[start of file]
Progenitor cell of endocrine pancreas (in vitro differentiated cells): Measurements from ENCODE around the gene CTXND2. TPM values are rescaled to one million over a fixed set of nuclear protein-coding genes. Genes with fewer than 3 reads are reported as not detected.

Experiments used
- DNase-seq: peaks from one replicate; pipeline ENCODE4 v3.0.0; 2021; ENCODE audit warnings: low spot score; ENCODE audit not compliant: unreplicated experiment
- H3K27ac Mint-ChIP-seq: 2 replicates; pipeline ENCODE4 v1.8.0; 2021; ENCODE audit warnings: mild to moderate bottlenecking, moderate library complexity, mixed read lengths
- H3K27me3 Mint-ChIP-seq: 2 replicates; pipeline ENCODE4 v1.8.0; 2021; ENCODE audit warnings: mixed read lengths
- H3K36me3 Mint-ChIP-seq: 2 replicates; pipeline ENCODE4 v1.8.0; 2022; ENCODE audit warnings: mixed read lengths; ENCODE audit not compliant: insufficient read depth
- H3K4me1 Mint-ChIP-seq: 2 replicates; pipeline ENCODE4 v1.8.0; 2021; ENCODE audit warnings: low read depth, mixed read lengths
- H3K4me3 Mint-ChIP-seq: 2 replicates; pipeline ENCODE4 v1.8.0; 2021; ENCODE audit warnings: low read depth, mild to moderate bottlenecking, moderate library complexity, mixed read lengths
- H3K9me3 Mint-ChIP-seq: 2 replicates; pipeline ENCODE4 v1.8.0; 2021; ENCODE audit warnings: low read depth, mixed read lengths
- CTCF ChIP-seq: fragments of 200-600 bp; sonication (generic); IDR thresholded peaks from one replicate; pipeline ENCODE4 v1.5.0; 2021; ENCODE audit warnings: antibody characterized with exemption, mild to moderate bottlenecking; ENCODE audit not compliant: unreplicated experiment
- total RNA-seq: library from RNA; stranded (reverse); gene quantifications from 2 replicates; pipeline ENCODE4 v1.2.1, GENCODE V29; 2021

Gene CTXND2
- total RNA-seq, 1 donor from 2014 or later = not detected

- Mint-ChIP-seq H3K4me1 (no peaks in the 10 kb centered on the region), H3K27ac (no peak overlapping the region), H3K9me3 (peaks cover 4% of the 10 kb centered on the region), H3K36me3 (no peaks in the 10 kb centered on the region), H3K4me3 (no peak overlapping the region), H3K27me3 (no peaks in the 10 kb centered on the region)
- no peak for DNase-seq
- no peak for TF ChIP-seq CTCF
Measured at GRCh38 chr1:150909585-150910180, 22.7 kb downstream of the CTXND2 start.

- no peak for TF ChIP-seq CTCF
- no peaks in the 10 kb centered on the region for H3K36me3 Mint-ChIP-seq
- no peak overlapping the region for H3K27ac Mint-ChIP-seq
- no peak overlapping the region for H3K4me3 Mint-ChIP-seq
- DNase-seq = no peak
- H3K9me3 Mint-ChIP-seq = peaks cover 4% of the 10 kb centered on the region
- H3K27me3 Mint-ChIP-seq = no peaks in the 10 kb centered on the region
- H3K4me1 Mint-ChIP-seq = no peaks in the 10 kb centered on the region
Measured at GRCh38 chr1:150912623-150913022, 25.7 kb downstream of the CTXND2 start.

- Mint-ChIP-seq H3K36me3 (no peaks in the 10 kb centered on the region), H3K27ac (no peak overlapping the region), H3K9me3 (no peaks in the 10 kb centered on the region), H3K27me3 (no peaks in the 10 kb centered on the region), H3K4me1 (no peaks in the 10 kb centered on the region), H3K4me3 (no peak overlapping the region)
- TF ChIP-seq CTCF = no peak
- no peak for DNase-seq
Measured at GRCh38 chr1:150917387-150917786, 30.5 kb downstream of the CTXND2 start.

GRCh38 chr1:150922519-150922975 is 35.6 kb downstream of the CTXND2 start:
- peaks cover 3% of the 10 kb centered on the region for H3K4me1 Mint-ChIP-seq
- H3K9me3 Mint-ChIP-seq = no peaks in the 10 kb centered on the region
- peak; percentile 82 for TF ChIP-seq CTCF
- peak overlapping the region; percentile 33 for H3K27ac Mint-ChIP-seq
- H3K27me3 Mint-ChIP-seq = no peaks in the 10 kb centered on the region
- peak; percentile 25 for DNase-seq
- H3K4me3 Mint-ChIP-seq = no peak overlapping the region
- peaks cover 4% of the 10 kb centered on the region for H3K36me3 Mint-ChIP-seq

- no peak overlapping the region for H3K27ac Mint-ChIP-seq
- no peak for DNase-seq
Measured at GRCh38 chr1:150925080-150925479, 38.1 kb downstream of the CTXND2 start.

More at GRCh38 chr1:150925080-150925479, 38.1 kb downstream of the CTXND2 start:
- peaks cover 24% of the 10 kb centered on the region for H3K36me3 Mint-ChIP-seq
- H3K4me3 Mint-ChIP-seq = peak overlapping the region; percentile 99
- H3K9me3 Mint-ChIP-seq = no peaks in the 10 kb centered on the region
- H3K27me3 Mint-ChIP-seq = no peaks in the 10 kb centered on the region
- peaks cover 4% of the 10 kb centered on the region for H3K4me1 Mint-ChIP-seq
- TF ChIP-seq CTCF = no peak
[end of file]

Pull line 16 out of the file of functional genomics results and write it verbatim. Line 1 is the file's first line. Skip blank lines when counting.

- no peak for TF ChIP-seq CTCF